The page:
There has been a significant rise in the number of people with type 1 diabetes (T1DM) who are living beyond the age of 65, but global healthcare inequalities are still evident, a new study has found.

Researchers in China evaluated data from more than 200 countries and found between 1990 and 2019, the number of people aged 65 and older with type 1 diabetes rose from 1.3 million to 3.7 million.

Another key finding was that death rates dropped by 25% over the same period, from 4.7 per 100,000 population to 3.5.

However, the findings also demonstrated the inequalities in diabetes healthcare, as mortality rates dropped 13 times faster in high-income nations in comparison to low and middle-income countries.

The study authors said: “For older people with T1DM and their families worldwide, the decreasing mortality…associated with this disease is encouraging.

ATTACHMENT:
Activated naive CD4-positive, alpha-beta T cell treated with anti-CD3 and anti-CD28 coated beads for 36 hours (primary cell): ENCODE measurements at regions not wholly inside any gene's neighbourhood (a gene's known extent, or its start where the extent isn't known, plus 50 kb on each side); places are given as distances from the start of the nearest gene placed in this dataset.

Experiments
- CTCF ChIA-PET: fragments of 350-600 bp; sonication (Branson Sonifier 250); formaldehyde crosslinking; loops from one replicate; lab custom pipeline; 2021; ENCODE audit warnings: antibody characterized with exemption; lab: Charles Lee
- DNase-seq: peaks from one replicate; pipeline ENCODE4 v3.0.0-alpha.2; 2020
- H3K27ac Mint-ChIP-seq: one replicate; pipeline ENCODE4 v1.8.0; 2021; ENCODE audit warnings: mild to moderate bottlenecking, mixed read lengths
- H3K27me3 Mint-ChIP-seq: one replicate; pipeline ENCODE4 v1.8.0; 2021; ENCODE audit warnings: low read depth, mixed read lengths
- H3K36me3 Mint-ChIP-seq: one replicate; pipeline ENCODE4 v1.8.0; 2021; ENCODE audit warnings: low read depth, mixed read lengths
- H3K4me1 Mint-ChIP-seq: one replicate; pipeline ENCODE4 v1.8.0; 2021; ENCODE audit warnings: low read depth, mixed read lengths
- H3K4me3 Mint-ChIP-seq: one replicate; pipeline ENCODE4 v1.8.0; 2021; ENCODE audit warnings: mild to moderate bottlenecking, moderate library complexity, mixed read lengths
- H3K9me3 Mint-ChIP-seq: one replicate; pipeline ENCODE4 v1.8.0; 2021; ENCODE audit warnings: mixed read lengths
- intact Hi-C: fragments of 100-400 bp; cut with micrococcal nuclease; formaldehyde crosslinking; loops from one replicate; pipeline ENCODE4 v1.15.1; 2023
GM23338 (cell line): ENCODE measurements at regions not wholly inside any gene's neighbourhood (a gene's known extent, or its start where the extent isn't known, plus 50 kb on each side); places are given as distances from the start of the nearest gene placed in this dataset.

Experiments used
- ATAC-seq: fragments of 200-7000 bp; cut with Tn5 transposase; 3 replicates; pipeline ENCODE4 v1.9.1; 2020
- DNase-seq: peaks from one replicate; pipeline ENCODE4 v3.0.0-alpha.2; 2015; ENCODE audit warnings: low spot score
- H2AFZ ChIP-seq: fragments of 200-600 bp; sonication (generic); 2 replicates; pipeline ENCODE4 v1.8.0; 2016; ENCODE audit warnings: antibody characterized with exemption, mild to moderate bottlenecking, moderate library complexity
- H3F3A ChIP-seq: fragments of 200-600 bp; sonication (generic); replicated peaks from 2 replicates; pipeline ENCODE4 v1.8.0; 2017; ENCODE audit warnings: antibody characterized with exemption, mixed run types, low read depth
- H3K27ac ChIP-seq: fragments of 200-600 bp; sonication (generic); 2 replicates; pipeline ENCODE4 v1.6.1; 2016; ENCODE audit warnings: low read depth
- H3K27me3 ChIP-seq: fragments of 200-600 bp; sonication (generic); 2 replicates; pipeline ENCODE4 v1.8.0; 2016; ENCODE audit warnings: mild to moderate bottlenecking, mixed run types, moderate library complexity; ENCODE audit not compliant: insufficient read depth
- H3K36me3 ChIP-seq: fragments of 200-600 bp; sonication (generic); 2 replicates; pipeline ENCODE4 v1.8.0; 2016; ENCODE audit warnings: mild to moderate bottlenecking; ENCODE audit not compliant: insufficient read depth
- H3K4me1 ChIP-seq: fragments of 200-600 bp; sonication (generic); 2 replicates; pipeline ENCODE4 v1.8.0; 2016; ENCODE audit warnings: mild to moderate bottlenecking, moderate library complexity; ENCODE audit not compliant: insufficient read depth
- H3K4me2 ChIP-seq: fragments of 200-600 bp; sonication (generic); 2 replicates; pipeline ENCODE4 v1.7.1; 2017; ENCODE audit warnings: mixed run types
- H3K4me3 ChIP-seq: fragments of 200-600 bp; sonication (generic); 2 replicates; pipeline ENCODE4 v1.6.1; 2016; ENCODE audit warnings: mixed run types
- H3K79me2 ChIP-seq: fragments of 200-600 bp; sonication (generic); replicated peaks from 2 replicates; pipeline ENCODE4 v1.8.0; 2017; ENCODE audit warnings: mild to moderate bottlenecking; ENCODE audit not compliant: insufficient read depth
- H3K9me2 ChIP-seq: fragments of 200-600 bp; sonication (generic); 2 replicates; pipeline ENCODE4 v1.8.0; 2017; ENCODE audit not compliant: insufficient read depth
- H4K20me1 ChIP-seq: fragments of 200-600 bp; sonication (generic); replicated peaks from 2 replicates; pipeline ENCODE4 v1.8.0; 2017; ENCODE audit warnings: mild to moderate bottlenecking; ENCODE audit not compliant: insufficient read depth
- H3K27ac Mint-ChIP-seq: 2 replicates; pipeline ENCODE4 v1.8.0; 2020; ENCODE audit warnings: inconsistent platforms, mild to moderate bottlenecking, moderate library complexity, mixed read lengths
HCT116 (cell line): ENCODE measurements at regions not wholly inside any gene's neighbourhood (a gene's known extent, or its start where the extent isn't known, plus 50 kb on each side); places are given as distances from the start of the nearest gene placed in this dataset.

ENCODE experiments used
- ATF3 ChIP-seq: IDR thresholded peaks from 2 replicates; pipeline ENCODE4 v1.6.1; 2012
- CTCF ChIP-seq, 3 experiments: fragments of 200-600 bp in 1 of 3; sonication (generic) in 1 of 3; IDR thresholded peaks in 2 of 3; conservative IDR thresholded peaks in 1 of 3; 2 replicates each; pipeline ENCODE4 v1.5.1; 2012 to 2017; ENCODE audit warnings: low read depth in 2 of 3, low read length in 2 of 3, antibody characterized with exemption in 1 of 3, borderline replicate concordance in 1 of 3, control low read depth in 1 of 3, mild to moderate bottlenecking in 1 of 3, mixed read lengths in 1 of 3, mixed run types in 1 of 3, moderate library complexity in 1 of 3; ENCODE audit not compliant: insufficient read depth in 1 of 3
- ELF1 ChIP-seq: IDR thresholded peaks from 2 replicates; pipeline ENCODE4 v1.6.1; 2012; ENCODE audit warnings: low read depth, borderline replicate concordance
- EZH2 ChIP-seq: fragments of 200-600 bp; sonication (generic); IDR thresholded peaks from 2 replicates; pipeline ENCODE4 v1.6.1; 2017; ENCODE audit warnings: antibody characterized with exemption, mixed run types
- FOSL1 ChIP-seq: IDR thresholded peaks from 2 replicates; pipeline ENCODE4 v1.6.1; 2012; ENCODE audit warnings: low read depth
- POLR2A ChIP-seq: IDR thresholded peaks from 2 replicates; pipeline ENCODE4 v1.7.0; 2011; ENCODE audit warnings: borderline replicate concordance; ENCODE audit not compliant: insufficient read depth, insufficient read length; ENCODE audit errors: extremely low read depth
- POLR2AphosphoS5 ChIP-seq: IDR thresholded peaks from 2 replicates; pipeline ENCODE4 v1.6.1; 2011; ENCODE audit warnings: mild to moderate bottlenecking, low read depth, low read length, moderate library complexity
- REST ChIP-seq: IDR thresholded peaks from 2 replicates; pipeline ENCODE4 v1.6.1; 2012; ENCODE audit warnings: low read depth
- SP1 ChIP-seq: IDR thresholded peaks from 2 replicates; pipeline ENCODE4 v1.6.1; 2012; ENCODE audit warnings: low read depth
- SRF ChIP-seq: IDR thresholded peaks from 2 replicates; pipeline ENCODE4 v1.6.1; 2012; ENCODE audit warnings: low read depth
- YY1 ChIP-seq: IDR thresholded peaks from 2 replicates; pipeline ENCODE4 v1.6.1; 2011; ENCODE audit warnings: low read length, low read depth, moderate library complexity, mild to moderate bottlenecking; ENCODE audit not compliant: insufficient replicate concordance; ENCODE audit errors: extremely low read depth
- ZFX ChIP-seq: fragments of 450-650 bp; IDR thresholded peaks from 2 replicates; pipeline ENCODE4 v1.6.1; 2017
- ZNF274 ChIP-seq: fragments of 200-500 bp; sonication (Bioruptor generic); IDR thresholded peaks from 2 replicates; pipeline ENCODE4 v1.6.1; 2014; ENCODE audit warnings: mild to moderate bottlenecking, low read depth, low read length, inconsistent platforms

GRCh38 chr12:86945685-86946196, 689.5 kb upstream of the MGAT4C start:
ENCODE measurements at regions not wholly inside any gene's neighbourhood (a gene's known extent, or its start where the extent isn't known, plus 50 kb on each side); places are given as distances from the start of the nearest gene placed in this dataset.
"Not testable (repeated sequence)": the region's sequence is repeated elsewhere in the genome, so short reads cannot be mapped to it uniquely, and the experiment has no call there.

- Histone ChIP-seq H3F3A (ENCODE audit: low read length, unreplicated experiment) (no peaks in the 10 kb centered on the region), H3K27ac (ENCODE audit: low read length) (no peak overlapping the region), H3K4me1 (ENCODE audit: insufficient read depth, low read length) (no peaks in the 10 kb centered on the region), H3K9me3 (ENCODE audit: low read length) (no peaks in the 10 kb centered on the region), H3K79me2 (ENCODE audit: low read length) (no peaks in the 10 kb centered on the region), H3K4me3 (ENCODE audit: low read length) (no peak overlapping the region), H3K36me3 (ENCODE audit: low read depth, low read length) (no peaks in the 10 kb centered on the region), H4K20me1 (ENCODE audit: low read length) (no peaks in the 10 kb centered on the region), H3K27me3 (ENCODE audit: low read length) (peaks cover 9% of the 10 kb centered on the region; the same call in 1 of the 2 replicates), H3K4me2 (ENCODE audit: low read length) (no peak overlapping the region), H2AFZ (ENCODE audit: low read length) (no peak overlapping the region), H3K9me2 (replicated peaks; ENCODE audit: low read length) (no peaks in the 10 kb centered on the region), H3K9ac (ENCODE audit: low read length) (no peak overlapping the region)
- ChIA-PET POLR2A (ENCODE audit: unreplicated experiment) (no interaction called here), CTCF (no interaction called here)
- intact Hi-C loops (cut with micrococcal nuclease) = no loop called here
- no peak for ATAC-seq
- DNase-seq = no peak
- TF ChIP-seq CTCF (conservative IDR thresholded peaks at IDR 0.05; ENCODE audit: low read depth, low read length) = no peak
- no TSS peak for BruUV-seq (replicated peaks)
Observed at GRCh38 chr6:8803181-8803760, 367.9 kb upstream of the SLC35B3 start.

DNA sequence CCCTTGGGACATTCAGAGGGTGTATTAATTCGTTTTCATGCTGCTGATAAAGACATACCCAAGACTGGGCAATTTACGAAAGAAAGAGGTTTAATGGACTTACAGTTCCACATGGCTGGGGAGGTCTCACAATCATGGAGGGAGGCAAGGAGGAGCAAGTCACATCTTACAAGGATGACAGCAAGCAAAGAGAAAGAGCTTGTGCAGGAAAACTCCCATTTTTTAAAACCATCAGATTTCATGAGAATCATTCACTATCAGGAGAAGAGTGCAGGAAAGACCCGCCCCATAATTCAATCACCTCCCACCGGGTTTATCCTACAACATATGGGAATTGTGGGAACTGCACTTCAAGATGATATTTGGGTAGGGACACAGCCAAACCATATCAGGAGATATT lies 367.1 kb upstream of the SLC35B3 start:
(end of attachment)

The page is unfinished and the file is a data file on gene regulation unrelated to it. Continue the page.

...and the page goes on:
“For policy makers, health resource preparedness is needed for the growing number of people with both T1DM and ageing related problems, especially in countries with a middle and low sociodemographic index.

“Our study also advocates for urgent attention to coping strategies for aging populations and older people with type 1 diabetes, rational allocation of health resources, and the provision of targeted guidelines.”

Rising incidence of type 1 diabetes was seen amongst men in particular. Prevalence of the condition tripled as a minimum in all age brackets from 65 to 94.

The decrease in death rates was seen most significantly among women and people under the age of 79.

The research team also used another measure – disability adjusted life years, which combines measure of quantity and quality of life. They found that in people aged under 79, the decrease in DALYs was seen most significantly.

The authors said: “A high fasting plasma glucose level was the major contributor to disability adjusted life years, indicating that hyperglycaemia management remained challenging for the older people with T1DM.”

North America, Australasia, and western Europe have the highest rates of type 1 diabetes, but the highest rates of DALY were seen in southern sub-Saharan Africa, Oceania and the Caribbean.

Read more in The BMJ.

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